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Fair Futures

Bold solutions to transform health care for UK
black and Asian families


Clotilde Rebecca Abe, Co-founder of Five X More:Clo2

I’d like black women to have the same choices and opportunities for pregnancy care that are offered to other women. I’d like to feel empowered. And I’d like the health professionals to advocate for us and with us to improve care. The difference that we can see with Five X More being a part of this project is that the voices of the women are really going to be heard.
Where we'll work


⦁ Coventry - approximate population: 316,900 (44% ethnic minorities)
⦁ Leicester -
approximate population: 329,000 (49.5% ethnic minorities)
⦁ London -
approximate population: 9,420,000 (65% ethnic minorities)

Ann Phoenix
Professor of Psychosocial Studies at UCL

In this interview, Professor Ann Phoenix describes her research into social relations, parenting and motherhood, including themes of racialization and intersectionality:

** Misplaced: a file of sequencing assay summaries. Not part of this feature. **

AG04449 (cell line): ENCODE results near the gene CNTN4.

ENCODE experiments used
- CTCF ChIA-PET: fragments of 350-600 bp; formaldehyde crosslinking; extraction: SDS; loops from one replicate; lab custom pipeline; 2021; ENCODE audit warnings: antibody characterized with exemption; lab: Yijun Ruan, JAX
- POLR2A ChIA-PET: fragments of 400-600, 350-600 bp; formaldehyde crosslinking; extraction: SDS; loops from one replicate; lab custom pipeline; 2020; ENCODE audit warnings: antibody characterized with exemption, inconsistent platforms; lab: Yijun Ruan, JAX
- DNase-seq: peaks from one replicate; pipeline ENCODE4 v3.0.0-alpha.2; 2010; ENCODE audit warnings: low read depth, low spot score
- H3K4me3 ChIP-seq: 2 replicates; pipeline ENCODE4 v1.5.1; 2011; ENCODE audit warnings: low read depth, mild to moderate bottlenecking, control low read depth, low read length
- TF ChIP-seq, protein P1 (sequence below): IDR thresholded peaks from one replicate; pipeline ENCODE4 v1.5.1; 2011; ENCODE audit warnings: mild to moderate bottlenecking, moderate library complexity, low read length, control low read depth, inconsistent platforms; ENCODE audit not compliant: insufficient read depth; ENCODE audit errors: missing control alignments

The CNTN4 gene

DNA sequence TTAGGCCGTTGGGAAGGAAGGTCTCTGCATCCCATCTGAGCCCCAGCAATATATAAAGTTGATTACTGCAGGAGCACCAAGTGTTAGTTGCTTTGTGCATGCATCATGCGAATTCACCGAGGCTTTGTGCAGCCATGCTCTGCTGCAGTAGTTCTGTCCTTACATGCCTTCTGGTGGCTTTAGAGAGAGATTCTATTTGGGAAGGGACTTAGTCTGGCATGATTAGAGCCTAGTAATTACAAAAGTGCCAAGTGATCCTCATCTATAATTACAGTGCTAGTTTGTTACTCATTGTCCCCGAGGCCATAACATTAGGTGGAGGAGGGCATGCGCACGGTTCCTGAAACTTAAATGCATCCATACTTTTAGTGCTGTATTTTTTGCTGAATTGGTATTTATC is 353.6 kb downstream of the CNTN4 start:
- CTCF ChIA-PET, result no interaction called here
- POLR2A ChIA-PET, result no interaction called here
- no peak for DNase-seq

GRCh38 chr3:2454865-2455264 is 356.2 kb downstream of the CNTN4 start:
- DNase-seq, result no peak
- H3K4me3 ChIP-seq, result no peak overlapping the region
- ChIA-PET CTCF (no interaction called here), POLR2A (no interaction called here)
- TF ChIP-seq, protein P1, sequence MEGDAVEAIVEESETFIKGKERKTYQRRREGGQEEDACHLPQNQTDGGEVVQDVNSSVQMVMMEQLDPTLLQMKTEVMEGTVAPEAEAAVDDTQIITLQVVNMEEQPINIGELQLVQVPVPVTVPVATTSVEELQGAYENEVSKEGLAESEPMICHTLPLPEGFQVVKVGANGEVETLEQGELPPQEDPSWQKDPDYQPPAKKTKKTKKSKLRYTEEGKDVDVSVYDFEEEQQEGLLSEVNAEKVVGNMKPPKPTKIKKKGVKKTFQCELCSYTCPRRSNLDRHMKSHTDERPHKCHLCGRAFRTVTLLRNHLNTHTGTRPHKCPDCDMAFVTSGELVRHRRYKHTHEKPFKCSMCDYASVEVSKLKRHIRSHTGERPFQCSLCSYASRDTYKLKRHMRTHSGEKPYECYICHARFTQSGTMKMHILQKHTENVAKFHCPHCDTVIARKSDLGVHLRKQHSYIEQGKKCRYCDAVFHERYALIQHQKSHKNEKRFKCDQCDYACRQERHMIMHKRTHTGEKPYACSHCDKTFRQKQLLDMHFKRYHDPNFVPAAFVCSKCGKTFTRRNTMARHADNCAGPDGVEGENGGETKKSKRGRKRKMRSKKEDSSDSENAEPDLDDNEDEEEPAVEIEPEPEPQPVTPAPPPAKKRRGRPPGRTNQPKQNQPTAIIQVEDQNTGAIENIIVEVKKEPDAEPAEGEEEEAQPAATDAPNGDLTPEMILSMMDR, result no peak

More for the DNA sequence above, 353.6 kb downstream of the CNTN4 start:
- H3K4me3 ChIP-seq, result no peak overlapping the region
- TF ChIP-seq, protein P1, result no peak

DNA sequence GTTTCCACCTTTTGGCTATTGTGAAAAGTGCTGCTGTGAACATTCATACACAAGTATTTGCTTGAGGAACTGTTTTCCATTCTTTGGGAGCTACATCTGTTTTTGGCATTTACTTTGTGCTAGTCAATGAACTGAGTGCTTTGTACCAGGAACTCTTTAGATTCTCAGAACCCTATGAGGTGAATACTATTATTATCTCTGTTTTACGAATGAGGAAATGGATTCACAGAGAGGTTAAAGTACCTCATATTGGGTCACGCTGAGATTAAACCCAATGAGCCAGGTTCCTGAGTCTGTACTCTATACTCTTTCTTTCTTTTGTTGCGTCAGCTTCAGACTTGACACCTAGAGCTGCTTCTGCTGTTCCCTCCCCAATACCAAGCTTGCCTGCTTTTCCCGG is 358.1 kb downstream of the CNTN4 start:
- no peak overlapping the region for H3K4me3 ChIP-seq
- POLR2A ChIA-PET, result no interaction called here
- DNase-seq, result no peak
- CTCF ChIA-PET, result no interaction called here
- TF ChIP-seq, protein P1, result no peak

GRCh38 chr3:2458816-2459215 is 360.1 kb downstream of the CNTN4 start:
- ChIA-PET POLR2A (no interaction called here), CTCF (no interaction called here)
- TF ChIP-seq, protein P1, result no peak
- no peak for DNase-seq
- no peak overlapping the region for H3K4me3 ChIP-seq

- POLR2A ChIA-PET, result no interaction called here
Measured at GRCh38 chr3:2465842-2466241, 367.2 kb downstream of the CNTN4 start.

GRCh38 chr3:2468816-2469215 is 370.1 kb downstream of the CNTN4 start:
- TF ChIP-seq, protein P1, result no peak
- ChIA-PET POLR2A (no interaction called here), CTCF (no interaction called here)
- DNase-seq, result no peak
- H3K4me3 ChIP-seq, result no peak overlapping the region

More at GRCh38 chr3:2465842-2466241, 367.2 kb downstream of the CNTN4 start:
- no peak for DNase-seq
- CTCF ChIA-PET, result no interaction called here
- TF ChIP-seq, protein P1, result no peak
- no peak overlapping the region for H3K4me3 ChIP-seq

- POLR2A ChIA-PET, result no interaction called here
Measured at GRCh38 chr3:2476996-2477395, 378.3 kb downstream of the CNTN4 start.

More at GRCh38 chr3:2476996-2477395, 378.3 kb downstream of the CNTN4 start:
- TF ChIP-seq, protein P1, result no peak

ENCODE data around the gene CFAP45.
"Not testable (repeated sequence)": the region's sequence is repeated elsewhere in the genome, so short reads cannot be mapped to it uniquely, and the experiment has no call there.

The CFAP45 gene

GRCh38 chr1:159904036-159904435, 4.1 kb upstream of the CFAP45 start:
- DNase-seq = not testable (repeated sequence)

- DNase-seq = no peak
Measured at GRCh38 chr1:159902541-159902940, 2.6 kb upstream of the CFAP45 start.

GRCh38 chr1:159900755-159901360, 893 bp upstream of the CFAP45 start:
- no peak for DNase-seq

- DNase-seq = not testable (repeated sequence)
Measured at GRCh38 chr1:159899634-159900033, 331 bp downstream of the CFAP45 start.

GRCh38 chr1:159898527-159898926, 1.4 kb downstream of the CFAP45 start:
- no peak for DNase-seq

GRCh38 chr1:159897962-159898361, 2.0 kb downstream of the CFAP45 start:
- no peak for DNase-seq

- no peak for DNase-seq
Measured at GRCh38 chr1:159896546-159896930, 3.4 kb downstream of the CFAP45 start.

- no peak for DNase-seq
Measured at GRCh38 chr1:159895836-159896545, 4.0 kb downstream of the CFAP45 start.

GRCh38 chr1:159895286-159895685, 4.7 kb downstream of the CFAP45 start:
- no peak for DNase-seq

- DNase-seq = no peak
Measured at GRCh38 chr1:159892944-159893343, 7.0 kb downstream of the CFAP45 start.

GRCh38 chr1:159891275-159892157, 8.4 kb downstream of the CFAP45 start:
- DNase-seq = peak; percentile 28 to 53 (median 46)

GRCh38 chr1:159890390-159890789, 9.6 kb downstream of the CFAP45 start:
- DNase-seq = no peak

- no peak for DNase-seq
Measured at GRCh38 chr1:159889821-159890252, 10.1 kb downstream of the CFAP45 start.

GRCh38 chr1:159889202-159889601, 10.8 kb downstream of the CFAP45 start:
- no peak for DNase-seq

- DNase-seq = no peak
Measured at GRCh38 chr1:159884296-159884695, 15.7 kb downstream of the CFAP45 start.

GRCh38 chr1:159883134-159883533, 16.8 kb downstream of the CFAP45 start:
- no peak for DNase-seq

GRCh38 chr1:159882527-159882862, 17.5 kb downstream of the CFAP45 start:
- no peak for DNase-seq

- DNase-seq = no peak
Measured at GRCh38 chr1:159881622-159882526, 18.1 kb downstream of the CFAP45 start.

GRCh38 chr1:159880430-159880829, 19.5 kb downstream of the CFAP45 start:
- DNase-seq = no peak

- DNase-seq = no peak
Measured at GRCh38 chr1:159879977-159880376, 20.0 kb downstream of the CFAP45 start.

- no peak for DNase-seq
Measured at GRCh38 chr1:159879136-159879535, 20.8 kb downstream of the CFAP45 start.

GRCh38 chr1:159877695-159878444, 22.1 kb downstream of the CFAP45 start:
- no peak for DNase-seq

A diverse expert team

Combatting inequity from conception through early-life, the Fairer Futures team brings together world-leading interdisciplinary experts in science, health care and intervention, and black and Asian community organizations.

Comprising experts of different ethnicities, migration backgrounds and gender, our project team includes one of 35 black women professors in the UK, South Asian healthcare leads and the first black UK Chief Midwifery Officer.

The University of Warwick (Professors Siobhan Quenby and Dieter Wolke) provides scientific leadership with the collaboration of research centers focusing on early life, biomedical research, epidemiology, psychology and educational development and, at University College London, motherhood, childhood and family life.

The health care leads include the Director of the Centre for Black and Minority Ethnic (BME) Health- Professor Kamlesh Khunti - and Chief Medical Officer for University Hospitals Coventry and Warwickshire - Professor Kiran Patel. The London-based community group 5XMore, the Chief Midwifery Officer Jacqueline Dunkley-Bent, University Hospitals Coventry and Warwickshire, and the Centre for Black and Minority Ethnic Health will facilitate community engagement and health care professional training.